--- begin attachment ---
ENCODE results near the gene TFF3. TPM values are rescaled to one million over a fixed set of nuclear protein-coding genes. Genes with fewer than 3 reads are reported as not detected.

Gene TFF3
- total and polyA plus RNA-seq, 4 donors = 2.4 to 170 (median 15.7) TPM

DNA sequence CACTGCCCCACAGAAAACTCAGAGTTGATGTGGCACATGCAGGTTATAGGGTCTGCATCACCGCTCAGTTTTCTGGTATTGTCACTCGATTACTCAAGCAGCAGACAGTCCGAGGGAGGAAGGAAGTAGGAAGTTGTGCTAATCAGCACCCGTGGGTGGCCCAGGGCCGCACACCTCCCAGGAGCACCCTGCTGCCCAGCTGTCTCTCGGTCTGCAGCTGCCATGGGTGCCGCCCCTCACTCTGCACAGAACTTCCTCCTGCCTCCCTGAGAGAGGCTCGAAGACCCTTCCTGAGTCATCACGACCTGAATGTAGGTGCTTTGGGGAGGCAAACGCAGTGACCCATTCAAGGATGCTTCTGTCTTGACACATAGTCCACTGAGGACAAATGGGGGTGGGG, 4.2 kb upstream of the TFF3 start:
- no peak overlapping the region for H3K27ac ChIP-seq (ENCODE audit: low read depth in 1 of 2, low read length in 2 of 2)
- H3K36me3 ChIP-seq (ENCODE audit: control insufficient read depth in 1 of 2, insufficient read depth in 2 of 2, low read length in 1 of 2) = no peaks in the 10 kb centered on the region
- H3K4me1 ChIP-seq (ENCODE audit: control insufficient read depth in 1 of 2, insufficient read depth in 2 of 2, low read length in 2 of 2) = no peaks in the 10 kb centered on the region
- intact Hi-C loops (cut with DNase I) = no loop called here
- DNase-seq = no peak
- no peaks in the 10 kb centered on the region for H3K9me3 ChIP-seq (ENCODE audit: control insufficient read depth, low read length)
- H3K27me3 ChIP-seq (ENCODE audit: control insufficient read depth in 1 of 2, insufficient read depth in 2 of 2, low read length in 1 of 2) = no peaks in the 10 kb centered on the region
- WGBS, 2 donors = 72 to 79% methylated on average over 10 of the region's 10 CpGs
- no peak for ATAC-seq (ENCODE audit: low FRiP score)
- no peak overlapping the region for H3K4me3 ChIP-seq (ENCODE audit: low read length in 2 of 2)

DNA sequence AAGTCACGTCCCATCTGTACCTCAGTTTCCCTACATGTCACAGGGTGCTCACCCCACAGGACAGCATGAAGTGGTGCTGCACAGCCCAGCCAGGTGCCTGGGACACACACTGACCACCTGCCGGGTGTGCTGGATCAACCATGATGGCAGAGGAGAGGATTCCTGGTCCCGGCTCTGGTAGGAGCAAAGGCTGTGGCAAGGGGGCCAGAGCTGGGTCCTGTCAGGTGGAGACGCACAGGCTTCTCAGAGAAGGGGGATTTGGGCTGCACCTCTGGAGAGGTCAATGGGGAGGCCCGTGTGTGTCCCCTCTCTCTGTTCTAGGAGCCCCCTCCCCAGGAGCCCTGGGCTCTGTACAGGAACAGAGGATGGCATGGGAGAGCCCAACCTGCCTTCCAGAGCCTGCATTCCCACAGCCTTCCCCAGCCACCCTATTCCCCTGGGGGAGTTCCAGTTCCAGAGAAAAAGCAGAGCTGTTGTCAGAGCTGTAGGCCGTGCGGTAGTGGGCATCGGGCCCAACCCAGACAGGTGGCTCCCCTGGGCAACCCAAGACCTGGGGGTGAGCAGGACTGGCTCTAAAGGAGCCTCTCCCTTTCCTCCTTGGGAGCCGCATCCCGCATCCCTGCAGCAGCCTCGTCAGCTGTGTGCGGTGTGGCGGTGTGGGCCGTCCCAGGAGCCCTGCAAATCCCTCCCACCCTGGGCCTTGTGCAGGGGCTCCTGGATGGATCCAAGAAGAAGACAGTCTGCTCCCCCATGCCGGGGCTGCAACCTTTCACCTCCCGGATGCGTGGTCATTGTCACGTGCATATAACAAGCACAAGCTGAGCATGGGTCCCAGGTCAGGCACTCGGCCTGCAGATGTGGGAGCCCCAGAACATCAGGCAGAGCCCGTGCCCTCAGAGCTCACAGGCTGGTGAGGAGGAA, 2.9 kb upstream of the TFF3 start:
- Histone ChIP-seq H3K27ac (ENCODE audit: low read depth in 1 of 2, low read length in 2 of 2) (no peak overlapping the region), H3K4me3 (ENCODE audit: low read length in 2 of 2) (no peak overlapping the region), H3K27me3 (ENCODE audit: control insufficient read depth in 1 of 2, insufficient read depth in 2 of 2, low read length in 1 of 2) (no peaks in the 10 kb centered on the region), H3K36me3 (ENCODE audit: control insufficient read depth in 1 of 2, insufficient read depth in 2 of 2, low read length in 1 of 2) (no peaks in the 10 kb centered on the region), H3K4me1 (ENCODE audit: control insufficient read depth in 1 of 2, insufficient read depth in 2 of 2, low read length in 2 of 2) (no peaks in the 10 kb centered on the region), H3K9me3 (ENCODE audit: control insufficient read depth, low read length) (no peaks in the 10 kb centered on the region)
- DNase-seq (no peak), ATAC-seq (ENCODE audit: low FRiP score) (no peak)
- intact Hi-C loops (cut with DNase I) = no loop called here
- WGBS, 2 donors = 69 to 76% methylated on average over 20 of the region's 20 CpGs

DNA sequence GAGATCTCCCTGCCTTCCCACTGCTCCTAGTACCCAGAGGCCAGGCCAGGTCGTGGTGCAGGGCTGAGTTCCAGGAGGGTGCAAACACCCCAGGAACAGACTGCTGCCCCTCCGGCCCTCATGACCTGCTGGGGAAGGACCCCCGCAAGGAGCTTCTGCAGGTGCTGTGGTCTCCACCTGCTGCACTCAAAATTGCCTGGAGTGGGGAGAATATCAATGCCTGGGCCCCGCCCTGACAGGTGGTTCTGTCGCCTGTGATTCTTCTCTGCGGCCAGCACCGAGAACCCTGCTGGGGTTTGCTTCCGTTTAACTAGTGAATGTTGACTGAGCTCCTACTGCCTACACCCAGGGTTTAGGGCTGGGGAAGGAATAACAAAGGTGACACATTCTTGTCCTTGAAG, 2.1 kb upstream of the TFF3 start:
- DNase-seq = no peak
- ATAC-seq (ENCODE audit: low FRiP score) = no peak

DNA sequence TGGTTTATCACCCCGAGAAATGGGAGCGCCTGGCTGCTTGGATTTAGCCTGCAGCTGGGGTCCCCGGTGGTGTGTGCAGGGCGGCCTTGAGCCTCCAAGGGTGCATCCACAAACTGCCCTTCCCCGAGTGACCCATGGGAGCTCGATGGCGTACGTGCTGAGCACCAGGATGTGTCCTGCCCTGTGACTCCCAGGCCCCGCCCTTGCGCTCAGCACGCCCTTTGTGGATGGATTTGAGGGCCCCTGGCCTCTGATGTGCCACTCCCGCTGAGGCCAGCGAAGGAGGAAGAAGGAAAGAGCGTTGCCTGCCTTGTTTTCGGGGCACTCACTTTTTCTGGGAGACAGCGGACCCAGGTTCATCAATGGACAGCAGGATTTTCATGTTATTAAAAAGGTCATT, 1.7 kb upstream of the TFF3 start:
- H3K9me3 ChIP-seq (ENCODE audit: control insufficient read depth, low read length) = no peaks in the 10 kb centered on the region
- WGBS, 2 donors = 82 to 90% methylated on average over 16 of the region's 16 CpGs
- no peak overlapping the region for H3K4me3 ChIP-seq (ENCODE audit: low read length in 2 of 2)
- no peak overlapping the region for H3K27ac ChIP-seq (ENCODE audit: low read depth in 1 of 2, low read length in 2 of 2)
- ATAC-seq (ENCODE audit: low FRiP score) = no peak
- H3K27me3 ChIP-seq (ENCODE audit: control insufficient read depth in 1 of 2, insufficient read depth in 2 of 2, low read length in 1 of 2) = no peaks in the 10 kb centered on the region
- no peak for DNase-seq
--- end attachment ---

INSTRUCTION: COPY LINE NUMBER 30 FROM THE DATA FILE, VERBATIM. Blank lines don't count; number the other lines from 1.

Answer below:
- no peak for DNase-seq